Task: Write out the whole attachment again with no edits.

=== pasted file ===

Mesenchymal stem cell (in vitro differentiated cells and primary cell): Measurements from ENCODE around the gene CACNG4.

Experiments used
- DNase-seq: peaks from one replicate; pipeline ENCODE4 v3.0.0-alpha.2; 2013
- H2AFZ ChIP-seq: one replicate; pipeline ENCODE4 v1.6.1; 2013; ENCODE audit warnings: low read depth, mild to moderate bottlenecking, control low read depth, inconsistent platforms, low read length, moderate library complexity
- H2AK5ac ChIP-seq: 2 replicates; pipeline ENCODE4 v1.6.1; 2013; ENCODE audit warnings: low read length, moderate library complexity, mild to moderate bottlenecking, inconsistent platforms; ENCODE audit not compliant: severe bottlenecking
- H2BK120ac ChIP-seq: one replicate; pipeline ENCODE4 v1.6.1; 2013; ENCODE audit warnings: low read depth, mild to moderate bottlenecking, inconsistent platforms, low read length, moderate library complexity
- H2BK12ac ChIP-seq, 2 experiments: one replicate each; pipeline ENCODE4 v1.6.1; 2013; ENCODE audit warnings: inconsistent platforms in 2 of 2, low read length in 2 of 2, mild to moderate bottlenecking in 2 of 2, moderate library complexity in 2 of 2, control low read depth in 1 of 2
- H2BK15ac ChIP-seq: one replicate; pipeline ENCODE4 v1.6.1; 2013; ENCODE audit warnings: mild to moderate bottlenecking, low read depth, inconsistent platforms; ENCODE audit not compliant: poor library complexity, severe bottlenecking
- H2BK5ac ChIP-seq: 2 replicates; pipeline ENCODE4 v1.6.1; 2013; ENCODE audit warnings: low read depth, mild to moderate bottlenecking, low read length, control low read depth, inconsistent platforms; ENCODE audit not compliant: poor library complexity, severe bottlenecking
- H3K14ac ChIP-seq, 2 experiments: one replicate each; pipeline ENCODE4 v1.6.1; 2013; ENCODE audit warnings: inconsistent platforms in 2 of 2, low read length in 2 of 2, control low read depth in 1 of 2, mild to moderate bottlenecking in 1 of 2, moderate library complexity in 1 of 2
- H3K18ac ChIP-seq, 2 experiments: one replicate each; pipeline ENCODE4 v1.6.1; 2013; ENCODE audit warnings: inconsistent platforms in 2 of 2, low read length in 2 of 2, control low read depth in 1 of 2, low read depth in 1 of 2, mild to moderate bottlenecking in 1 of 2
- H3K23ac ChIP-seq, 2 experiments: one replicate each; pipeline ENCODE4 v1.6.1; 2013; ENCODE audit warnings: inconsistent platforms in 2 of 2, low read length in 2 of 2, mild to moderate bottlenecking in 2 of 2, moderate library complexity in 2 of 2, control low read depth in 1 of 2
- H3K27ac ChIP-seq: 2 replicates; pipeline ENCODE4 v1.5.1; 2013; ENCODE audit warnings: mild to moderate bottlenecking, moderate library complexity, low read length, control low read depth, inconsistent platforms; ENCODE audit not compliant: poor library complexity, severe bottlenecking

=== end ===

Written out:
Mesenchymal stem cell (in vitro differentiated cells and primary cell): Measurements from ENCODE around the gene CACNG4.

Experiments used
- DNase-seq: peaks from one replicate; pipeline ENCODE4 v3.0.0-alpha.2; 2013
- H2AFZ ChIP-seq: one replicate; pipeline ENCODE4 v1.6.1; 2013; ENCODE audit warnings: low read depth, mild to moderate bottlenecking, control low read depth, inconsistent platforms, low read length, moderate library complexity
- H2AK5ac ChIP-seq: 2 replicates; pipeline ENCODE4 v1.6.1; 2013; ENCODE audit warnings: low read length, moderate library complexity, mild to moderate bottlenecking, inconsistent platforms; ENCODE audit not compliant: severe bottlenecking
- H2BK120ac ChIP-seq: one replicate; pipeline ENCODE4 v1.6.1; 2013; ENCODE audit warnings: low read depth, mild to moderate bottlenecking, inconsistent platforms, low read length, moderate library complexity
- H2BK12ac ChIP-seq, 2 experiments: one replicate each; pipeline ENCODE4 v1.6.1; 2013; ENCODE audit warnings: inconsistent platforms in 2 of 2, low read length in 2 of 2, mild to moderate bottlenecking in 2 of 2, moderate library complexity in 2 of 2, control low read depth in 1 of 2
- H2BK15ac ChIP-seq: one replicate; pipeline ENCODE4 v1.6.1; 2013; ENCODE audit warnings: mild to moderate bottlenecking, low read depth, inconsistent platforms; ENCODE audit not compliant: poor library complexity, severe bottlenecking
- H2BK5ac ChIP-seq: 2 replicates; pipeline ENCODE4 v1.6.1; 2013; ENCODE audit warnings: low read depth, mild to moderate bottlenecking, low read length, control low read depth, inconsistent platforms; ENCODE audit not compliant: poor library complexity, severe bottlenecking
- H3K14ac ChIP-seq, 2 experiments: one replicate each; pipeline ENCODE4 v1.6.1; 2013; ENCODE audit warnings: inconsistent platforms in 2 of 2, low read length in 2 of 2, control low read depth in 1 of 2, mild to moderate bottlenecking in 1 of 2, moderate library complexity in 1 of 2
- H3K18ac ChIP-seq, 2 experiments: one replicate each; pipeline ENCODE4 v1.6.1; 2013; ENCODE audit warnings: inconsistent platforms in 2 of 2, low read length in 2 of 2, control low read depth in 1 of 2, low read depth in 1 of 2, mild to moderate bottlenecking in 1 of 2
- H3K23ac ChIP-seq, 2 experiments: one replicate each; pipeline ENCODE4 v1.6.1; 2013; ENCODE audit warnings: inconsistent platforms in 2 of 2, low read length in 2 of 2, mild to moderate bottlenecking in 2 of 2, moderate library complexity in 2 of 2, control low read depth in 1 of 2
- H3K27ac ChIP-seq: 2 replicates; pipeline ENCODE4 v1.5.1; 2013; ENCODE audit warnings: mild to moderate bottlenecking, moderate library complexity, low read length, control low read depth, inconsistent platforms; ENCODE audit not compliant: poor library complexity, severe bottlenecking